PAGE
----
It has been a little more than one year since I first posted about the "One Laptop Per Child" project (OLPC), also known as the "$100 laptop". So far as I can tell, these were the first sustained criticisms of the project concept, and they have been linked to extensively, most notably in the Wikipedia entry on the OLPC. Over 26,000 views have occurred since then, the largest number of them originating from the Wikipedia entry.
Wayan Vota has since set up the OLPC News site with daily postings giving an independent look at the progress of the OLPC project and raising issues that are not always comfortable for the principals to discuss, such as the total cost per child. Wayan is the Director of Geekcorps , a division of the International Executive Service Corps, and is directly involved in getting computers and Internet implemented in the developing world. I have met him and I have a high opinion of him. I recommend his site as a primary source of news on the OLPC project.
In all of the discussion on the OLPC News site there is a recognition that the matter of educational approach and content are lagging far behind the development of the hardware and software. However, there is not much commentary that would encourage a sense of alarm about what is and is not being done. I feel that such a sense of alarm may be justified, as the OLPC project is based upon a strong "technology push" approach which has in many other cases led to negative outcomes.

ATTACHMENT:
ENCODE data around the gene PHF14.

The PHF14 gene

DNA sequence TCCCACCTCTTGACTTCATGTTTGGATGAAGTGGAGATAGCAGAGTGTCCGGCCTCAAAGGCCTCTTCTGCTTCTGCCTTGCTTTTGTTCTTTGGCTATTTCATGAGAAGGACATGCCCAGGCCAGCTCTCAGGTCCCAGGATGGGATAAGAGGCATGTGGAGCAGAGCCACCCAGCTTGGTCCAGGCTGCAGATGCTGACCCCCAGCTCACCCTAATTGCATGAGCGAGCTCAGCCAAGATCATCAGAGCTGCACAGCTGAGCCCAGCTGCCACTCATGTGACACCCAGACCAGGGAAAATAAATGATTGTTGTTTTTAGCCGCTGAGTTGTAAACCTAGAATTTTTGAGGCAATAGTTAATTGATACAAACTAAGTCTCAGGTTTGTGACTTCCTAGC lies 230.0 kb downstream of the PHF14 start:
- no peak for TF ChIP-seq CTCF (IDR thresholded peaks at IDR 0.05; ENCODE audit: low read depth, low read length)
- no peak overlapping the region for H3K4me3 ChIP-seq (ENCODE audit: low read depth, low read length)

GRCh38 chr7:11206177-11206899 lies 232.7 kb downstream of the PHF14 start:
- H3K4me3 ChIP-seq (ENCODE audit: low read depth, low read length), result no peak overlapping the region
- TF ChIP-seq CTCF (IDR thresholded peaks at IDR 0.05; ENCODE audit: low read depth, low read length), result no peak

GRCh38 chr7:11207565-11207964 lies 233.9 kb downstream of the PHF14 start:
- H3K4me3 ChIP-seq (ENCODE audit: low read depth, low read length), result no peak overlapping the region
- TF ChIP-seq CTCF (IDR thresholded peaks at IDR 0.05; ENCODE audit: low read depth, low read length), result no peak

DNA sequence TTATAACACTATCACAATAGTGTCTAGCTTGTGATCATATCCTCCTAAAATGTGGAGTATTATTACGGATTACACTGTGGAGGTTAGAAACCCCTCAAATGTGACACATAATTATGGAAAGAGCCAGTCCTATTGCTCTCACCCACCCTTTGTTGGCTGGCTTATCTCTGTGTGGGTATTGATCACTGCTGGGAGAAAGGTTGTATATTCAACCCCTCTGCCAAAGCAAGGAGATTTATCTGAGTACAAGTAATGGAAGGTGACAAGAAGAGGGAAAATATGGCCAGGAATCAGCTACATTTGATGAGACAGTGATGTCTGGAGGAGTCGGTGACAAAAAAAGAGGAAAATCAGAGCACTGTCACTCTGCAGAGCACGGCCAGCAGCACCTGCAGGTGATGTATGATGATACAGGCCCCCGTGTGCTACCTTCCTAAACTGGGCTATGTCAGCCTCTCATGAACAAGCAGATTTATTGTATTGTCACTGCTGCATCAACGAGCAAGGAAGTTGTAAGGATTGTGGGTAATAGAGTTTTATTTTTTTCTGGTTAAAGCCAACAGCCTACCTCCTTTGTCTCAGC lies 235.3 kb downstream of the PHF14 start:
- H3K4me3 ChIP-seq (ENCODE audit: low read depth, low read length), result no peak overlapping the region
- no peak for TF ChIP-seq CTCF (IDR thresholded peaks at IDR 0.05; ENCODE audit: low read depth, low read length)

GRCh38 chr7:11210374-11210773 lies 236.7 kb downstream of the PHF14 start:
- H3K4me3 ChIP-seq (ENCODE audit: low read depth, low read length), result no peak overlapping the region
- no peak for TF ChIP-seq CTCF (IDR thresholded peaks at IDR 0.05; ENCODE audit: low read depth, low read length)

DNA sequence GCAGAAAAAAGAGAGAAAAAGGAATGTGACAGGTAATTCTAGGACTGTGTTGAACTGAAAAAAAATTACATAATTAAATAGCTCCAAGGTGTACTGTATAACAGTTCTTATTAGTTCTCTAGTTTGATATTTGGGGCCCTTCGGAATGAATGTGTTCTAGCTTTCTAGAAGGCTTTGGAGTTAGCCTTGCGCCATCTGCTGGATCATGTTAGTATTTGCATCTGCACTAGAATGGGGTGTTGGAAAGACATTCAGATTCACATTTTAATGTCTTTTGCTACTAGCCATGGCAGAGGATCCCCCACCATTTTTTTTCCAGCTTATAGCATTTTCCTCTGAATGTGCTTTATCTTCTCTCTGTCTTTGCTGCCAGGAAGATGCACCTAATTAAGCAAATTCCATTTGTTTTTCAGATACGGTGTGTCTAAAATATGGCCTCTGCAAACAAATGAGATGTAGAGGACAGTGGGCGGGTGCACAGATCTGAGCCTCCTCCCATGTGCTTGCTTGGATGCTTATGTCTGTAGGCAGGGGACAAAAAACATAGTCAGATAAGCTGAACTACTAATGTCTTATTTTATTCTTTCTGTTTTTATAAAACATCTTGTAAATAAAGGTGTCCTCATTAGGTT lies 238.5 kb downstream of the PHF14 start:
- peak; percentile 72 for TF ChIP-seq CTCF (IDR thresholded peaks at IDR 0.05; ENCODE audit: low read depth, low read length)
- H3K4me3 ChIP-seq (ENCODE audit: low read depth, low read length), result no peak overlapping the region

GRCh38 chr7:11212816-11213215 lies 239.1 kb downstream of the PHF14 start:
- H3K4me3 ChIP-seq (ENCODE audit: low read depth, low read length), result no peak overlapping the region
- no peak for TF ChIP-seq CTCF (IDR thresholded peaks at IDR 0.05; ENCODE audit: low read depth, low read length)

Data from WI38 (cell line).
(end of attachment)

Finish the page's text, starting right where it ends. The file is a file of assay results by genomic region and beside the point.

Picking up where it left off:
It is my observation that in such cases the leaders say to the technologists "let us worry about the consequences - just do the job", and that afterward they say to the world at large "we're not technologists - how could we have known that there would be such consequences?" As a technologist who takes his responsibilities as a citizen seriously, I feel the occasional need to play the part of the biblical prophet Jeremiah and issue unsolicited warnings about the woe that will betide those who act in unknowingly dangerous ways.
While I very much want to move on to facilitate discussion about what should be done, I feel that I cannot let go of the subject without putting forth my most dire concerns. Perhaps doing so will exorcise my demon, and get it out into public view where it can be defanged.